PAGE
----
For 37 years, no horse has managed to achieve horse racing’s greatest accomplishment: the Triple Crown. This grueling task asks these horses to go from Churchill Downs in Louisville, Kentucky to the Pimlico Race Course in Baltimore, and finally to Belmont Park in Elmont, New York to achieve glory. Many have tried and failed since the last winner.
The American Triple Crown of Thoroughbred Racing is a title awarded to a three-year-old horse who manages to win on the dirt tracks at the Kentucky Derby, Preakness Stakes and Belmont Stakes in a five-week period, starting on the first Saturday in May and ending on a Saturday in early June. Affirmed was the last horse to win the Triple Crown in 1978. Spectacular Bid, Pleasant Colony, Alysheba, Sunday Silence, Silver Charm, Real Quiet, Charismatic, War Emblem, Funny Cide, Smarty Jones, Big Brown, I’ll Have Another and California Chrome are the 13 horses who have tried and failed to become Triple Crown winners since Affirmed accomplished the feat.
On June 6, 2015, American Pharoah became the 14th horse to take a shot at the Triple Crown. The downfall for many horses comes in the final leg, with their competitors being rested horses who have only raced one or none of the Triple Crown races. The Belmont Stakes is often referred to as “The Test of the Champion,” due to the length of the race. It is one and a half miles, or approximately 2,400 meters, while the Kentucky Derby is one and a quarter miles, or 2,000 meters, and the Preakness Stakes is one and three-sixteenth miles, or 1,900 meters.
The Belmont Stakes had a crowd of over 90,000 looking to see history be made. The start of the race saw American Pharoah leaning back, which caused him to start a touch late once the gates were opened. However, a start-to-finish lead was maintained by the colt even after Materiality and Frosted made late charges before fading. American Pharoah ended the 37-year drought to become the 12th Triple Crown winner in history. The five-and-a-half lengths win was the seventh fastest time in Belmont Stakes history at 2:26.65.
American Pharoah’s team includes owner Ahmed Zayat, trainer Bob Baffert and jockey Victor Espinoza. Zayat made it clear his goal was to win the Kentucky Derby which had previously eluded him, evidenced by the three second-place finishes he has to his name. This year he had a horse that managed to win not only the Kentucky Derby, but the entire Triple Crown.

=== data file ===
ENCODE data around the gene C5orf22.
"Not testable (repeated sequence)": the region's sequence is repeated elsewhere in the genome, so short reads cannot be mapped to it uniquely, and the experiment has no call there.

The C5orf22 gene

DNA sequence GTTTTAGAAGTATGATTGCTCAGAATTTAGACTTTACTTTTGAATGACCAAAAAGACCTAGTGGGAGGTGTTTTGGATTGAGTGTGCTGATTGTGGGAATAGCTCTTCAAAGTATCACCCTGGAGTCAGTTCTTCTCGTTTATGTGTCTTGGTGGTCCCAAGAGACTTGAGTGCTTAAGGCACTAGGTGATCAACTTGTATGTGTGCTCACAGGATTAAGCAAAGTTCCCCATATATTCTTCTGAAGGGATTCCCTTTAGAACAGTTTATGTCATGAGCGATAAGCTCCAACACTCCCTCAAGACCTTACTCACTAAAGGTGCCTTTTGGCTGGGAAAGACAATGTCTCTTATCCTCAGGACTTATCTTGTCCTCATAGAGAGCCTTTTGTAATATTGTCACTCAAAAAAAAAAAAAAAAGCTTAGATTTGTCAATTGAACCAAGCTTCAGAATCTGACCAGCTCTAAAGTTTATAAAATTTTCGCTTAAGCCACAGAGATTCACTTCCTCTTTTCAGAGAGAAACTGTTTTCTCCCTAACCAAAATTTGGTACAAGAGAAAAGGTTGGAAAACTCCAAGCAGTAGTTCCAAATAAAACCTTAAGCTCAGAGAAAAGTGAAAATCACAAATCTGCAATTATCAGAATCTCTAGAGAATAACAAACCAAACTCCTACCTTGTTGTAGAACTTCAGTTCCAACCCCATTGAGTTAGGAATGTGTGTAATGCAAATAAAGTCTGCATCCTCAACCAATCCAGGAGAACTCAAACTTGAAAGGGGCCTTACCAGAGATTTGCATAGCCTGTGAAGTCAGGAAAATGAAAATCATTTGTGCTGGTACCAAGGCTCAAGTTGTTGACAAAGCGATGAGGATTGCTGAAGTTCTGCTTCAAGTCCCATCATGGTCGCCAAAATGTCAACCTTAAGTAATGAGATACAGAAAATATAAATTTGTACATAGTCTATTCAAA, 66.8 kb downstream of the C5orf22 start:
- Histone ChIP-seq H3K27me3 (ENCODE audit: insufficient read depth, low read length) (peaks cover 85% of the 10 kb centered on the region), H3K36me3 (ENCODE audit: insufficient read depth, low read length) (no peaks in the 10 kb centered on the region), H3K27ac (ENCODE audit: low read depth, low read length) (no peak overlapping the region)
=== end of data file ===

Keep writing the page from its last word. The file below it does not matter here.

Baffert is a Hall-of-Famer who has countless earnings, due to his ability to have his horses finish on the podium over and over. His list of accomplishments includes Silver Charm, Real Quiet, War Emblem and American Pharoah winning the first two legs of the Triple Crown. He may now add a Triple Crown–winning horse to that list.
Espinoza took over as jockey after American Pharoah finished fifth in his maiden race. That blemish remains the colt’s only one since his debut. Espinoza has won the Kentucky Derby and Preakness Stakes three times apiece and the Belmont Stakes once. He came into the Belmont Stakes looking for his first Triple Crown after being denied in 2002 with War Emblem and last year with California Chrome, entering into this year’s Belmont Stakes with American Pharoah for his third Triple Crown opportunity, a record currently unmatched by any other jockey. At 43 years old, Espinoza is the oldest jockey to win a Triple Crown and is also the first Hispanic jockey to accomplish the feat.
Triple Crown–winner American Pharoah will now grace the cover of Sports Illustrated and Vogue magazines. Zayat has reiterated he plans to have the colt retire by the end of the year. He sees the Breeders’ Cup Classic in October as a fitting finale for American Pharoah.
American Pharoah will retire to Coolmore America’s Ashford Stud in Kentucky, who purchased the horse’s stud rights for over $20 million. The colt will go down in the history books as the 12th Triple Crown winner—ending a 37-year streak without a winner—and could also be credited with revitalizing the sport of horse racing.